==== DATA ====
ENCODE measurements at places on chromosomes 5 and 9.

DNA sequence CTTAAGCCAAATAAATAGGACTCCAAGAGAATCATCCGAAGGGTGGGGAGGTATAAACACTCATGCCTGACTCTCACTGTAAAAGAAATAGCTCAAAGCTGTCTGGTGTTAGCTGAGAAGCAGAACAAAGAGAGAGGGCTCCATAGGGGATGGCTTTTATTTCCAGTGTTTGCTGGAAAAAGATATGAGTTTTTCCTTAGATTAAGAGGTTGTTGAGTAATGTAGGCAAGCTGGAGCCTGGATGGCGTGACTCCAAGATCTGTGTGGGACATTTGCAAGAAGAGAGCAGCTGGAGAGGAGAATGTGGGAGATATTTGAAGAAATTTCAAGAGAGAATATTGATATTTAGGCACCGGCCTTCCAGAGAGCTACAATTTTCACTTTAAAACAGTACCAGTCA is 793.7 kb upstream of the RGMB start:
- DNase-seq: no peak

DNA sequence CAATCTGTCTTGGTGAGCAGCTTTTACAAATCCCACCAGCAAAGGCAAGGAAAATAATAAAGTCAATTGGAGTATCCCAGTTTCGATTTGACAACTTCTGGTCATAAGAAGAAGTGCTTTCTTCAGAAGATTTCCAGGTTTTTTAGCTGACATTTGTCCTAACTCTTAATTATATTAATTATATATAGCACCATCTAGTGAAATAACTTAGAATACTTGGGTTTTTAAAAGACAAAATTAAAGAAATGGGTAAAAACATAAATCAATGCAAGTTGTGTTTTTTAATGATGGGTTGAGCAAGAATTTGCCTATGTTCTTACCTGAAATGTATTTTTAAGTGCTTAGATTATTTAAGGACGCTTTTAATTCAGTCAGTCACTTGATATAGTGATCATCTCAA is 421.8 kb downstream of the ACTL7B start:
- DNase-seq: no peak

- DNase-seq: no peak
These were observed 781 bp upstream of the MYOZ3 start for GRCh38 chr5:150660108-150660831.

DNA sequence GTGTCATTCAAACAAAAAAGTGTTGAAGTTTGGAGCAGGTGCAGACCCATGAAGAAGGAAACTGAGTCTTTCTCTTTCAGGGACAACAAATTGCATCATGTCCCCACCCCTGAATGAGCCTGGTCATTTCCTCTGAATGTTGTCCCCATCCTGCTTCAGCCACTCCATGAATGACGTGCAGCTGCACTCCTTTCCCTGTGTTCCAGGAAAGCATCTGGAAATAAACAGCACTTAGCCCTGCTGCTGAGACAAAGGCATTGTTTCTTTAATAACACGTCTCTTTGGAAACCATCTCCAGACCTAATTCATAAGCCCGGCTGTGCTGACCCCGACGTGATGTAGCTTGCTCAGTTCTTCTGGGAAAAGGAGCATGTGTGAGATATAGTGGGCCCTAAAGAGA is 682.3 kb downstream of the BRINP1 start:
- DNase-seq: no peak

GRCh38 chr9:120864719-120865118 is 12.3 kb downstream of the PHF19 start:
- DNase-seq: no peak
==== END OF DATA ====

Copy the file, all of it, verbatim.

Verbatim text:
ENCODE measurements at places on chromosomes 5 and 9.

DNA sequence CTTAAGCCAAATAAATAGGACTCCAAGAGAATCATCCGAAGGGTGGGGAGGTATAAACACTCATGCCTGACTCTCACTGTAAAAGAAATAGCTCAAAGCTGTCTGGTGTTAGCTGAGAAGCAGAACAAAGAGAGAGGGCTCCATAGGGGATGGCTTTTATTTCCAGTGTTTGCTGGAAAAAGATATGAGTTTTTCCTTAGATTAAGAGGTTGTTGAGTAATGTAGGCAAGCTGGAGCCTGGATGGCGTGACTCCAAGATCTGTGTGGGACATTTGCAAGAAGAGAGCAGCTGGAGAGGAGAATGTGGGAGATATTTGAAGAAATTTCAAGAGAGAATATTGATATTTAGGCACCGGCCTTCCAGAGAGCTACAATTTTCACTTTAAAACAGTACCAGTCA is 793.7 kb upstream of the RGMB start:
- DNase-seq: no peak

DNA sequence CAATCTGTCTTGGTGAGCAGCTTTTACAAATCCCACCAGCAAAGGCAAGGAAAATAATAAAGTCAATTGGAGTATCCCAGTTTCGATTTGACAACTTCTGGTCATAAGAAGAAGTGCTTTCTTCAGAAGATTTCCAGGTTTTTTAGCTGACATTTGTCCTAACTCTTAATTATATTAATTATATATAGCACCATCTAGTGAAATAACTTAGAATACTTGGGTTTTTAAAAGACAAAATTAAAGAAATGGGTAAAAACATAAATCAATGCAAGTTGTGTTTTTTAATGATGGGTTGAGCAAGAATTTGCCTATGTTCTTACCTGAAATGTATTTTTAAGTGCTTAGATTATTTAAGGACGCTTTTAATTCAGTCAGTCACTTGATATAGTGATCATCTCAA is 421.8 kb downstream of the ACTL7B start:
- DNase-seq: no peak

- DNase-seq: no peak
These were observed 781 bp upstream of the MYOZ3 start for GRCh38 chr5:150660108-150660831.

DNA sequence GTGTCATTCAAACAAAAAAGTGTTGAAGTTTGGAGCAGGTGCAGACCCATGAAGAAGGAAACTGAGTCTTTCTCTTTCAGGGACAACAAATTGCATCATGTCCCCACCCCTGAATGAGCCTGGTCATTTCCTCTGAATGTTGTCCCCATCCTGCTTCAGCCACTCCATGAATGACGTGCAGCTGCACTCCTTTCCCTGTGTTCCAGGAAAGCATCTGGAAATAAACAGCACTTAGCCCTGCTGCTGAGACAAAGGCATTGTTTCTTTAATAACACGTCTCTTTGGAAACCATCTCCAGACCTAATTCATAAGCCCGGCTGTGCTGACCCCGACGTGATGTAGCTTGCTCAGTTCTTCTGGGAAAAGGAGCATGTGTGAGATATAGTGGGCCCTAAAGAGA is 682.3 kb downstream of the BRINP1 start:
- DNase-seq: no peak

GRCh38 chr9:120864719-120865118 is 12.3 kb downstream of the PHF19 start:
- DNase-seq: no peak